Developmental Characteristics of Adolescents According to Piaget's theory of cognitive development, adolescents generally reach the stage of formal operations, a stage in which they are less dependent on concrete objects for solving problems and increasingly capable of independent abstract and hypothetical thinking (Piaget & Inhelder, 1969). They have moved from the stage of heteronomous moral authority (ages 5-10), where adult influences dominate their decision-making, to a stage of autonomous moral reasoning (ages 10+), in which the center for moral decision-making resides increasingly within themselves (Piaget, 1932).
Building on Piaget, Kohlberg (1984) sought to explain how people reason morally. He presented an open-ended story (a "moral dilemma") and subjects then described how the moral issues in the story should be resolved. For Kohlberg, most adolescents fell into a reasoning pattern in which they affirmed the conventions of society by acquiescing to the authority figures in their lives (both personal and legal). Some adolescents were able to think at a higher level as autonomous individuals who understood the need for societal order yet who also asserted that individuals must think and act independently, even defiantly at times, on the basis of strongly held personal convictions pointing toward the betterment of society.
In Erikson's (1963) theory of psychosocial development, adolescents attain the stage of "identity versus role confusion." In this stage, the adolescent works through the challenge of determining "who I am" in such domains as values, work, and relationships. Marcia (1980) identified four subcategories in this stage that describe possible outcomes of the identity formation process during adolescence: identity achievement (some adolescents successfully establish an adult identity); identity foreclosure (some adolescents reactively adopt the plans and preferences of authority figures such as their parents); identity moratorium (an "on hold" time for some adolescents during which they avoid the rigors of self-examination); and identity diffusion (some adolescents both avoid rigorous self-examination and adopt the behaviors and values of assertive peers).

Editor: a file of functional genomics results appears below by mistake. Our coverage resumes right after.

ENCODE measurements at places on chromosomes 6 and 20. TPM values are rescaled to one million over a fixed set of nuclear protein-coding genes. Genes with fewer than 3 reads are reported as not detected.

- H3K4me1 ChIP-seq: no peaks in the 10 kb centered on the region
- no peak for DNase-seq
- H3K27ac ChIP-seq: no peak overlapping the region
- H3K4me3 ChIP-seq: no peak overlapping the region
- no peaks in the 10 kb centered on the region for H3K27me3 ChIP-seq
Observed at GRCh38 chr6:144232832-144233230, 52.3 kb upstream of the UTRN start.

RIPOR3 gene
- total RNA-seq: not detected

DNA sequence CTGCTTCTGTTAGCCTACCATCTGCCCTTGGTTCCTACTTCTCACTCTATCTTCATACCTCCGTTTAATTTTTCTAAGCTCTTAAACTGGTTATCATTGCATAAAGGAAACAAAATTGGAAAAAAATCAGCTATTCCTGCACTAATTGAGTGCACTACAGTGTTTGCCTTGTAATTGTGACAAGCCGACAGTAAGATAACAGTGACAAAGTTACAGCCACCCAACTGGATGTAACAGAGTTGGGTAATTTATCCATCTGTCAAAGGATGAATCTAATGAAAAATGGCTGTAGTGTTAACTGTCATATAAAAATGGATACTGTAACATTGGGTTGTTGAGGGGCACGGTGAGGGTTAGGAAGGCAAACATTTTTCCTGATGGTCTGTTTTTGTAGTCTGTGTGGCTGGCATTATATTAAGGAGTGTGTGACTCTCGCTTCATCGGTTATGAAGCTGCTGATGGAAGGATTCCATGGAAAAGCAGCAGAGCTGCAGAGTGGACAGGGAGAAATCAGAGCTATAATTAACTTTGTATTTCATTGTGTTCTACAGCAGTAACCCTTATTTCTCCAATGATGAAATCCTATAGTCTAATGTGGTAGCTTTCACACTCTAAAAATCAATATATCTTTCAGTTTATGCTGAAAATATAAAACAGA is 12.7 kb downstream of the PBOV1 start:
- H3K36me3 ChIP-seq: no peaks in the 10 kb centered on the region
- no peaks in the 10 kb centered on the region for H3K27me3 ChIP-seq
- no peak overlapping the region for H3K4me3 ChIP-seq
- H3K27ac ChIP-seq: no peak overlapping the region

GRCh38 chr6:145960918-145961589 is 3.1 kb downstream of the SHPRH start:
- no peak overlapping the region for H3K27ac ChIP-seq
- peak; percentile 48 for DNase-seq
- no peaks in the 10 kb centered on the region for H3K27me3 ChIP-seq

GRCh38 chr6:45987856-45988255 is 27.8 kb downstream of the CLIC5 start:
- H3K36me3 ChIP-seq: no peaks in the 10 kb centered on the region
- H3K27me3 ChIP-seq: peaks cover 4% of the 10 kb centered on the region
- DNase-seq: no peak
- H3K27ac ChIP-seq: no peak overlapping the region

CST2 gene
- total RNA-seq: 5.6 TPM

Resilience: A Nondevelopmental Approach to Understanding Adolescents
Researchers (e.g., Galambos & Leadbeater, 2000) have long been interested in children and youth who are at risk for failure in school and society because of adverse circumstances in their lives (e.g., poverty, prejudice and discrimination, drug and alcohol problems, difficult family circumstances, irresponsible sexual activity, and major illness or loss). The focus was on problems children had in coping with difficult life circumstances. Solutions proposed often addressed only the limiting circumstances themselves and led to attempts both to right social injustices that created adversity for children and to develop specific strategies for remediation, say, creating a social service program to reduce the effects of the adverse circumstances.
In the 1970s, there was a paradigm shift in research with at-risk children (Howard, Dryden, & Johnson, 1999). Researchers moved away from the traditional focus on youth who had not coped well and began to explore how some children and adolescents rebounded successfully from difficult circumstances. This shift in thinking and approach from a deficit model to an asset model (i.e., from "pathogenesis" that uses a medical or illness model to "salutogenesis" that focuses on strengths that contribute to health) involved the study of resilience in children and youth and the protective factors that enhance resilience (Howard et al., 1999; Rak & Patterson, 1996).
Linquanti (1992) described resilience as the quality in certain children who do not succumb to school failure, substance abuse, mental health problems, and juvenile delinquency when faced with significant stress or adversity. …